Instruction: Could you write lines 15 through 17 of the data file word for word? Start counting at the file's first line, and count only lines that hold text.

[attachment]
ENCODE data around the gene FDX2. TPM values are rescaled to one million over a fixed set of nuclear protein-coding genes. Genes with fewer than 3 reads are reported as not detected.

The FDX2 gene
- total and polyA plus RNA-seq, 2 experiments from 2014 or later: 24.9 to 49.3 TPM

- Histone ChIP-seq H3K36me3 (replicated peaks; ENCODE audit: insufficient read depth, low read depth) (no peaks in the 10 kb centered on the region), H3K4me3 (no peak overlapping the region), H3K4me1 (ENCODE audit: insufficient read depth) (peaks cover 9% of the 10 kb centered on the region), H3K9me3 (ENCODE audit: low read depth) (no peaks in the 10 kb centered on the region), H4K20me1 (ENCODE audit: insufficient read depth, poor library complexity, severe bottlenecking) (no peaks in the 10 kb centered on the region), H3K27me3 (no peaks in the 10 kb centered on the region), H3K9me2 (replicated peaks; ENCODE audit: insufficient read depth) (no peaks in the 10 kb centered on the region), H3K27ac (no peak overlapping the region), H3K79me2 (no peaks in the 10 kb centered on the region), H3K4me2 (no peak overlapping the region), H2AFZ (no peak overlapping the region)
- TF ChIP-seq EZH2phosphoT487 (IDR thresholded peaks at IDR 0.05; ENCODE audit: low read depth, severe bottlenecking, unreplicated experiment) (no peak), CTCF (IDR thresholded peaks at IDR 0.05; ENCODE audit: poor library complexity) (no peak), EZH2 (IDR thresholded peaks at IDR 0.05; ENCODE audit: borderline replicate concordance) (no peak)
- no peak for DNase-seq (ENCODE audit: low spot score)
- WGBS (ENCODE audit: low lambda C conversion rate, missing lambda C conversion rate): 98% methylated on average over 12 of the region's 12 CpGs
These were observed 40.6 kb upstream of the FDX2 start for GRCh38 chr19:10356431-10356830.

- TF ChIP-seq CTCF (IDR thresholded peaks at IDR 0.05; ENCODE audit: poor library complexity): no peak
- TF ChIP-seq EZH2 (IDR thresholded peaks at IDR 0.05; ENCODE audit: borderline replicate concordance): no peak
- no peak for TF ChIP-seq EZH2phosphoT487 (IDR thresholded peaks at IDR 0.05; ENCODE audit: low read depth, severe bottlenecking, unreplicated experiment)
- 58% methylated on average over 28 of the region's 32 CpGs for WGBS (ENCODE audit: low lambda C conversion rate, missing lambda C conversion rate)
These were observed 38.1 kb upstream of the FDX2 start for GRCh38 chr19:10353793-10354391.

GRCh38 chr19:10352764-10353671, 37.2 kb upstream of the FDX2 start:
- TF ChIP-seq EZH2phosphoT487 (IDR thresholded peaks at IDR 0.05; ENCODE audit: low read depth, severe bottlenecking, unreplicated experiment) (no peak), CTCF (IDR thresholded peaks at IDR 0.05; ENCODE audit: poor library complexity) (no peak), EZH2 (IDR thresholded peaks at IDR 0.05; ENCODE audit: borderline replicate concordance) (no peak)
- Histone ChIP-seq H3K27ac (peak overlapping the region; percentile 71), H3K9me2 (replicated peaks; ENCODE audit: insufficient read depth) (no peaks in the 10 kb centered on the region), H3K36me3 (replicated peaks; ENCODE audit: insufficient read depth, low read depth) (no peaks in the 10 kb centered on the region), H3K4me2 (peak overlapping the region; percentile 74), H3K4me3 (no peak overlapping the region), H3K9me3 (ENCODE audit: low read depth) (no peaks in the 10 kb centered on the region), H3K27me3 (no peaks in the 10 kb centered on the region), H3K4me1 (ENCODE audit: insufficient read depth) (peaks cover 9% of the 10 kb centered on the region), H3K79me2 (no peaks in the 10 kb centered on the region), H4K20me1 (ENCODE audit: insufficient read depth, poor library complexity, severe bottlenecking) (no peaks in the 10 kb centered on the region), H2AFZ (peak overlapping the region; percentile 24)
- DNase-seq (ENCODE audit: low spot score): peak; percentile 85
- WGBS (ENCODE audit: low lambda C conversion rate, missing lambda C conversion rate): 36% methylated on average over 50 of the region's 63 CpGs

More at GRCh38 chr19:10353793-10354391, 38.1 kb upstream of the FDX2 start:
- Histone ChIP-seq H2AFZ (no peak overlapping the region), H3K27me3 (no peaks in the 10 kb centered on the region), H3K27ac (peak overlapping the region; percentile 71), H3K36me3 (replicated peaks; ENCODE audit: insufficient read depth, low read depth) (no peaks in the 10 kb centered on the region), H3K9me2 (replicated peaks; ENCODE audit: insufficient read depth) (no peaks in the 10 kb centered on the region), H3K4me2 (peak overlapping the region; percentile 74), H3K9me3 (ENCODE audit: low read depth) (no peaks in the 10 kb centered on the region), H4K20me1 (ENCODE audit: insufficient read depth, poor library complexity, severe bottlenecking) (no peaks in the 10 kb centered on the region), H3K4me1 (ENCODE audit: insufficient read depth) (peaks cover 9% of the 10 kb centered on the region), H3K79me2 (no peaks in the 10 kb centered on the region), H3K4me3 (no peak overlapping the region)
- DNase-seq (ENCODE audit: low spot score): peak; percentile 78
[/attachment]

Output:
- TF ChIP-seq EZH2phosphoT487 (IDR thresholded peaks at IDR 0.05; ENCODE audit: low read depth, severe bottlenecking, unreplicated experiment) (no peak), CTCF (IDR thresholded peaks at IDR 0.05; ENCODE audit: poor library complexity) (no peak), EZH2 (IDR thresholded peaks at IDR 0.05; ENCODE audit: borderline replicate concordance) (no peak)
- Histone ChIP-seq H3K27ac (peak overlapping the region; percentile 71), H3K9me2 (replicated peaks; ENCODE audit: insufficient read depth) (no peaks in the 10 kb centered on the region), H3K36me3 (replicated peaks; ENCODE audit: insufficient read depth, low read depth) (no peaks in the 10 kb centered on the region), H3K4me2 (peak overlapping the region; percentile 74), H3K4me3 (no peak overlapping the region), H3K9me3 (ENCODE audit: low read depth) (no peaks in the 10 kb centered on the region), H3K27me3 (no peaks in the 10 kb centered on the region), H3K4me1 (ENCODE audit: insufficient read depth) (peaks cover 9% of the 10 kb centered on the region), H3K79me2 (no peaks in the 10 kb centered on the region), H4K20me1 (ENCODE audit: insufficient read depth, poor library complexity, severe bottlenecking) (no peaks in the 10 kb centered on the region), H2AFZ (peak overlapping the region; percentile 24)
- DNase-seq (ENCODE audit: low spot score): peak; percentile 85